Interviews conducted by:

Josh Clark, Michael Krasny, and Jay Walljasper.

Statistical research by Leora Broydo. Timeline by Nora E. Connell. Lani Guinier interview by Lise Funderburg.

What did our interviewers have to say about the past 20 years? After they’d listened to dozens of others, we turned the mike on them:

Josh Clark is an associate producer of documentaries for WGBH public television, Boston.

“In working recently on a documentary about Andrew Carnegie and 19th-century industrialism, I explored a period of greed, of rapidly growing wealth inequality, of painful structural changes in the economy, of a frustrated labor movement, and of unethical business dealings born from an absence of regulation. I found it surprisingly good preparation for my next project, a documentary about the Reagan years.” (The Carnegie documentary will premiere next fall on PBS.)

Michael Krasny is a professor of English at San Francisco State University, a host of the award-winning “Forum” radio show on KQED, and a Mother Jones contributing writer.

“Twenty years ago Mother Jones was new. ‘The magazine for the rest of us,’ it called itself. The rest of us are 20 years older now, with more to conserve, and therefore mostly less radical. But who are we? A magazine with as many years as this one has created many friends, built up a lot of capital. It’s pissed people off, created enemies. The redoubtable Camille Paglia let me know right off, ‘I’ll do this interview for you, Michael, but I loathe Mother Jones. I detest them. They are unconscionable.’ Yet the magazine still opens doors. Kindles fond progressive linked memories and real admiration. Inspires trust.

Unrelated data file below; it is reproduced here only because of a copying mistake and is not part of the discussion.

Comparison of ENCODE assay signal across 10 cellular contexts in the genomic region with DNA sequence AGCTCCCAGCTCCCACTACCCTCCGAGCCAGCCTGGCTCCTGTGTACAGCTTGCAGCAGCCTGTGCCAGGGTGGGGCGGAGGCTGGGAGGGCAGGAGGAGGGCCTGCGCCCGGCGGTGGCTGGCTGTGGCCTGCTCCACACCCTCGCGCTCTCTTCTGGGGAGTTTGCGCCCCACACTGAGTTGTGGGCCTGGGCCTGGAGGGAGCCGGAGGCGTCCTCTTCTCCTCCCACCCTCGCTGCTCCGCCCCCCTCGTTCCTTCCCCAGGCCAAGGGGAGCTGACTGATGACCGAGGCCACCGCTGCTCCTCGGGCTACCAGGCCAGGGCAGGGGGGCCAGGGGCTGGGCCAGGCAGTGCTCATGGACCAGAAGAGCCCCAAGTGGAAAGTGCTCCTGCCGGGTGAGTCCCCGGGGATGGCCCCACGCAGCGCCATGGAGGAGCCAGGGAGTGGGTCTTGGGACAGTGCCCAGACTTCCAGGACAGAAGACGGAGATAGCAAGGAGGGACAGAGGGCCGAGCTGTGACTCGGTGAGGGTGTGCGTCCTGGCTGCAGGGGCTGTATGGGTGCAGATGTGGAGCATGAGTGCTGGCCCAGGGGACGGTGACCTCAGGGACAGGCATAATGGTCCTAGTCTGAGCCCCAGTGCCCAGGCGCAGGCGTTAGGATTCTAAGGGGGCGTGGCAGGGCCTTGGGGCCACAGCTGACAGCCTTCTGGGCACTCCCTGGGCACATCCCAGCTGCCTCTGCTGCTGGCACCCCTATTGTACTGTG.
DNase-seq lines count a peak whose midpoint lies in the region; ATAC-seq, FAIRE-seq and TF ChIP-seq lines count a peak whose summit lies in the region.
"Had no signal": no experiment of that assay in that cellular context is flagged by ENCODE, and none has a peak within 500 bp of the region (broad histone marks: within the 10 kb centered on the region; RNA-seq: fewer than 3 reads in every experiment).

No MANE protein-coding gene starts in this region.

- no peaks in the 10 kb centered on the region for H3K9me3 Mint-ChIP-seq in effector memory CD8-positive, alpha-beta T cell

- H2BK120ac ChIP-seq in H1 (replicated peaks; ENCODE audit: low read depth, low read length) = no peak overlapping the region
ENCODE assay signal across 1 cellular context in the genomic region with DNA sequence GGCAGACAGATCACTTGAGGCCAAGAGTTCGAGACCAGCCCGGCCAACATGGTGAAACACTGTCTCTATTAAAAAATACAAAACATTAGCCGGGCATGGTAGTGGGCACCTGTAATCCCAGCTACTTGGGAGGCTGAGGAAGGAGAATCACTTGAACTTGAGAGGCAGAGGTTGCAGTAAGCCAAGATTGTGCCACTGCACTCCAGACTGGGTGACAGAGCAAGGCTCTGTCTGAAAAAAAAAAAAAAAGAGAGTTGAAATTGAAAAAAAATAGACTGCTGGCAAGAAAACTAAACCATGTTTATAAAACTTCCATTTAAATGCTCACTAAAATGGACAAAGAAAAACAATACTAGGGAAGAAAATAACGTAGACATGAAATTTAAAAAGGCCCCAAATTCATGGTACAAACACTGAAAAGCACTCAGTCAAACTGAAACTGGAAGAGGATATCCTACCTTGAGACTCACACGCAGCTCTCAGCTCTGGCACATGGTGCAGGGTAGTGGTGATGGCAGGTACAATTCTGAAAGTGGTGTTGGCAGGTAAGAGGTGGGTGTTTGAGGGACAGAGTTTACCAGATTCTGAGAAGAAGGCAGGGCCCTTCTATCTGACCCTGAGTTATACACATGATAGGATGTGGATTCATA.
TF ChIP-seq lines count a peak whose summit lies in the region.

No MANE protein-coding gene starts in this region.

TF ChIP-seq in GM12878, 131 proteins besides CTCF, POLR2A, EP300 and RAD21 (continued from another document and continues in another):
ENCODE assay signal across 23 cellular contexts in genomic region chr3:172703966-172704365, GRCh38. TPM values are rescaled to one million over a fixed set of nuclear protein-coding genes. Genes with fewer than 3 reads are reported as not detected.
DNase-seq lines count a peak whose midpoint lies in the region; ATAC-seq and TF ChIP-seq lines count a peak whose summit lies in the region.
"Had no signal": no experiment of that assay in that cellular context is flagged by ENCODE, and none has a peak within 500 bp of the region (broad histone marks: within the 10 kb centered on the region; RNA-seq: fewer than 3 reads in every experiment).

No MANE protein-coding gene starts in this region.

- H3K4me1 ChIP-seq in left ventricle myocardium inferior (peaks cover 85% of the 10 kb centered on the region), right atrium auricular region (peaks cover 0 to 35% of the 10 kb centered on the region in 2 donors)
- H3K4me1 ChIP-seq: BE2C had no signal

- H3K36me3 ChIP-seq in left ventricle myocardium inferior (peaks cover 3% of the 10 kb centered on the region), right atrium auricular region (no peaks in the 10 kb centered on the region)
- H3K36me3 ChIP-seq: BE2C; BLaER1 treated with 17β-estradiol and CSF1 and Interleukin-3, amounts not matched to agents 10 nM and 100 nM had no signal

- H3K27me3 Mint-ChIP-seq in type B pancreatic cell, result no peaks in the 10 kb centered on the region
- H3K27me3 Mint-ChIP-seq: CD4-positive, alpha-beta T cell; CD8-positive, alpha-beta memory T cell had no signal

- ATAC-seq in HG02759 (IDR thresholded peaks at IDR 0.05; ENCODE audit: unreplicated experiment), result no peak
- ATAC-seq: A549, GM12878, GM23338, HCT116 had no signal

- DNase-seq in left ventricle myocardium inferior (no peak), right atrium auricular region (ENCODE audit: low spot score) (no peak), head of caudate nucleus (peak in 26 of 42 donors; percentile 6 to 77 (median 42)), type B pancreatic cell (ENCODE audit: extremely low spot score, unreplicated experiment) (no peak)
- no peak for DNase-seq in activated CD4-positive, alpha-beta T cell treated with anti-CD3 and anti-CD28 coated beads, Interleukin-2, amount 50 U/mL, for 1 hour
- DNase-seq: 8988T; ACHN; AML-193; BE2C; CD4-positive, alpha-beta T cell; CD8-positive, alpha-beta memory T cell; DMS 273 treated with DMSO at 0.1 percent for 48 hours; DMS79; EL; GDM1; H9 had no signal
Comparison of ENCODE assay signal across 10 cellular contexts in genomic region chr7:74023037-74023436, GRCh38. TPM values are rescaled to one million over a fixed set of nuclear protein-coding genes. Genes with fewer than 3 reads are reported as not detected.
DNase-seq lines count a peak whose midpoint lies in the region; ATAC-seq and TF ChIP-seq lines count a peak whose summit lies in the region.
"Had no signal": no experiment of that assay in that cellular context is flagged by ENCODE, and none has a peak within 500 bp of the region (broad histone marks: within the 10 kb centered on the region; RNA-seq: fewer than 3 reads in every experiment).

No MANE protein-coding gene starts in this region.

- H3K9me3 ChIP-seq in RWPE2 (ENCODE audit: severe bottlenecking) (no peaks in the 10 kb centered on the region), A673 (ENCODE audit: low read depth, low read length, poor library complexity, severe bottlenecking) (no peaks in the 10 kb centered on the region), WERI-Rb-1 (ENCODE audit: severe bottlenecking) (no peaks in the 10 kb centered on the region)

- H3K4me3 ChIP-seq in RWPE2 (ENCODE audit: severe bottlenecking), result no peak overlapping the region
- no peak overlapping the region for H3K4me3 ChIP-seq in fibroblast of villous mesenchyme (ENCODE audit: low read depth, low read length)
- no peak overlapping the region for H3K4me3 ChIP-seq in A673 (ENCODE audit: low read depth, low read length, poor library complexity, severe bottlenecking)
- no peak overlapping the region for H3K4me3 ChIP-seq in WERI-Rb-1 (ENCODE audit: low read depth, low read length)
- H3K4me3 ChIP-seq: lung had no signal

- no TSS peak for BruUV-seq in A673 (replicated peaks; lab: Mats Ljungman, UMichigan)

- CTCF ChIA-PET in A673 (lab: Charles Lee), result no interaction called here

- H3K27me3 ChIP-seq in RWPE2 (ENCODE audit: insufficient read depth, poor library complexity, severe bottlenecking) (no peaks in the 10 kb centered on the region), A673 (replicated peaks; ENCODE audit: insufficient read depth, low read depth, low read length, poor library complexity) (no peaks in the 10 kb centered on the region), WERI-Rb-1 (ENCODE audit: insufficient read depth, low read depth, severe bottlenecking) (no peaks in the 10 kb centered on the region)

“Certain themes emerged despite the fact that I talked with poets, economists, columnists, ecologists, feminists, politicians, novelists, psychoanalysts, editors, publishers, the left and the right. For many, what we need to learn is seen as a matter of self-interest. Poet Gary Snyder and Harper’s editor Lewis Lapham both spoke of our need to find a new American story. I realized the ‘we’ they were talking about truly is ‘the rest of us,’ those of us trying to hear or tell the story so it makes some sense and follows a path that tells us who we are by looking back on who we were and considering who we might become.”

Jay Walljasper is editor at large at Utne Reader.

“Twenty years ago I believed a great progressive upsurge was just around the corner. What happened? Progressives vastly underestimated the political will of America’s privileged classes to protect and expand their economic power, including rubbing salt in the wounds of racial strife-as Ronald Reagan, George Bush, and Newt Gingrich have done. At the same time, the American left largely ignored its historical strength: a genuine concern and understanding for the everyday lives of everyday people.

Where do we go from here? Some political observers point in the direction of thinking Green-not just in the strict environmental sense, but in the more encompassing philosophy embraced by Europe’s Green parties. They emphasize community over bureaucracy, quality of life over economic growth, real-life

experience over abstract theory, local over multinational, sustainability over consumerism, spirituality over materialism, democratic participation over corporate rule, and human comfort over institutional efficiency.”